The decision of the Cuban Government to launch a significant plan to liberalize the labor market, allowing the private activity of small businessmen and self-employed workers in most economic areas, deserves a positive reception as it will serve to alleviate the situation of misery that Cubans have suffered for decades. The fact that Cubans are going to be able to exercise professions autonomously, in the economic sense, in about 2,000 activities – when until now there were only 127 – represents a leap of some importance towards a less outdated economic model than the one that has prevailed in the island for the past 60 years. Furthermore, it means ending, at least in theory, the operational discretion suffered by the small private sector.
But even if it is moving in the right direction and has some breadth, this economic opening comes late and is still insufficient. Late, because each day of hardship suffered by the Cuban population due to the failed Castro economic model is one more day. Insufficient, because, in the first place, the measure expressed at the political level will remain on paper if it is not accompanied by concrete aid to the self-employed, the existing and the new. And secondly – and more importantly – because what Cuba really needs and deserves is an economic and political system where its citizens live in full freedom.
In any case, it is a remarkable step taken by the regime and it is desirable that it be the first on the path of the long-awaited opening. In the absence of better options, it is necessary that other decisions of the same nature are not delayed for years, as has been the case, nor are they parked under any excuse.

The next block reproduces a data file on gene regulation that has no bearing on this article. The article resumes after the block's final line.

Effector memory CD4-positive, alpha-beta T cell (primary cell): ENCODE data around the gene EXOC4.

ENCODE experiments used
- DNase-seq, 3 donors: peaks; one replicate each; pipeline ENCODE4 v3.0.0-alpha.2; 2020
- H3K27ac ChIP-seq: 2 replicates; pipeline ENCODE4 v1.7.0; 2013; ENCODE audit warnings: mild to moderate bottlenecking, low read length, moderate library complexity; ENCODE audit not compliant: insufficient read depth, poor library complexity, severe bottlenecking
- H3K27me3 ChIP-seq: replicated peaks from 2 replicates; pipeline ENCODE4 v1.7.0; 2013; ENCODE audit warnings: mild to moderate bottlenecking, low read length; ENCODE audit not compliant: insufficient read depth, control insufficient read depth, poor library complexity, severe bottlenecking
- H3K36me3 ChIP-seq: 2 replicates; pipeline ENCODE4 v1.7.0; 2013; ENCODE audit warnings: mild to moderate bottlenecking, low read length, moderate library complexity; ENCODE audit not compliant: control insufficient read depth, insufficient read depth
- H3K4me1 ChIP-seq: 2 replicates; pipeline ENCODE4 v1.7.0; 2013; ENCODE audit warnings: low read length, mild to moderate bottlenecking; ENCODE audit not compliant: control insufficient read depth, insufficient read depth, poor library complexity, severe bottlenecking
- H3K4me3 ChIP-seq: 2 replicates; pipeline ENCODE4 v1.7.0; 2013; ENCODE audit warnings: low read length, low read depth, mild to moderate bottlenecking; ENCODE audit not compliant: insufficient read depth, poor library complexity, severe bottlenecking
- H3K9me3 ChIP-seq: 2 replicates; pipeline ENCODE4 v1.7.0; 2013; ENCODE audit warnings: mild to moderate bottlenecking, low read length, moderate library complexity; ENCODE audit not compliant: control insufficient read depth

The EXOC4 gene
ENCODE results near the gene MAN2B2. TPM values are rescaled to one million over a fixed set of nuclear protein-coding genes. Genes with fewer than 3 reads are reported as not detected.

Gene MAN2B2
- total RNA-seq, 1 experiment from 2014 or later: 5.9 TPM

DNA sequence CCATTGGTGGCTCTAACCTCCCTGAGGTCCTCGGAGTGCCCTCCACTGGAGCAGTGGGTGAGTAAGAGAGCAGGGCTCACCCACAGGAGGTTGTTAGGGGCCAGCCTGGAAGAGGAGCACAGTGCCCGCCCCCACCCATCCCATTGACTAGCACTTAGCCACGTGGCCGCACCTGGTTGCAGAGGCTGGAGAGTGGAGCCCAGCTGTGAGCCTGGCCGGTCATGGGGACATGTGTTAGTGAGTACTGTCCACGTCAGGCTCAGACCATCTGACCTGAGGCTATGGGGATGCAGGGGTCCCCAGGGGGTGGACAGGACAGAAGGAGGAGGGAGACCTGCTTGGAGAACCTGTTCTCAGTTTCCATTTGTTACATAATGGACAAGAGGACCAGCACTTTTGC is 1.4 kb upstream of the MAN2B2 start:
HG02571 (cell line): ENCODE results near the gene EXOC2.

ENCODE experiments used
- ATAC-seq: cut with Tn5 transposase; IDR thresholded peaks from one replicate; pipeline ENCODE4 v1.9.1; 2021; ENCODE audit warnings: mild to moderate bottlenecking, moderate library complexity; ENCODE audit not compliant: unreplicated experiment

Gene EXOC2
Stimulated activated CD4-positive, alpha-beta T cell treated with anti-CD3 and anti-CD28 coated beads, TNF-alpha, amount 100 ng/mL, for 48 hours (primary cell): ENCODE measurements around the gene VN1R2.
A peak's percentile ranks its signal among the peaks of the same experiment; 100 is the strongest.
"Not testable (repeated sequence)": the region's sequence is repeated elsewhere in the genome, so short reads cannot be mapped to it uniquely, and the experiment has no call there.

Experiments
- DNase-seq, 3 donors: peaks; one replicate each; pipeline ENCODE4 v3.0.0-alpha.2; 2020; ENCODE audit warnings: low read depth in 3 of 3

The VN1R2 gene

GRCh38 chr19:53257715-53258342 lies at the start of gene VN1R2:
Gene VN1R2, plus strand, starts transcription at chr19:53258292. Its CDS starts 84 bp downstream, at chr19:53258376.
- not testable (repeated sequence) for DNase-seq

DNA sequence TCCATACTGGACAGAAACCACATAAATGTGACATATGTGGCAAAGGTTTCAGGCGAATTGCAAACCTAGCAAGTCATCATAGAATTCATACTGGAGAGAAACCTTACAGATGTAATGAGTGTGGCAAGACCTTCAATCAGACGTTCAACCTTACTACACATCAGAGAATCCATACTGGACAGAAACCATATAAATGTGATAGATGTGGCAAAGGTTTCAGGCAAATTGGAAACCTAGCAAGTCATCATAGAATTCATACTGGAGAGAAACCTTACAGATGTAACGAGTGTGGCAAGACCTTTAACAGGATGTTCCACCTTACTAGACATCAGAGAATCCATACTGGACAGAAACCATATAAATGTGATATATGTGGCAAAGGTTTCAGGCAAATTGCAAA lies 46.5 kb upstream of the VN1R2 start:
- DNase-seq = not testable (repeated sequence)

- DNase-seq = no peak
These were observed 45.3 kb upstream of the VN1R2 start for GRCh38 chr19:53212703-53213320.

The change in the US Administration may be a spur. The Cuban announcement comes just when the four years of the presidency of Donald Trump have ended, in which the thaw climate set in motion by Barack Obama and Raúl Castro was largely destroyed with the reestablishment of diplomatic relations between both countries, interrupted since 1961. Biden now has the opportunity to return to the Obama agenda – of whom he was vice president for eight years – to issue signals and accompany measures that help accelerate the internal changes on the island that culminate in the establishment of democracy. In this sense, the partial liberalization announced by Havana is a positive measure. Trump’s aggressiveness has only served to reaffirm the discourse of the most immobile sectors of the Castro regime.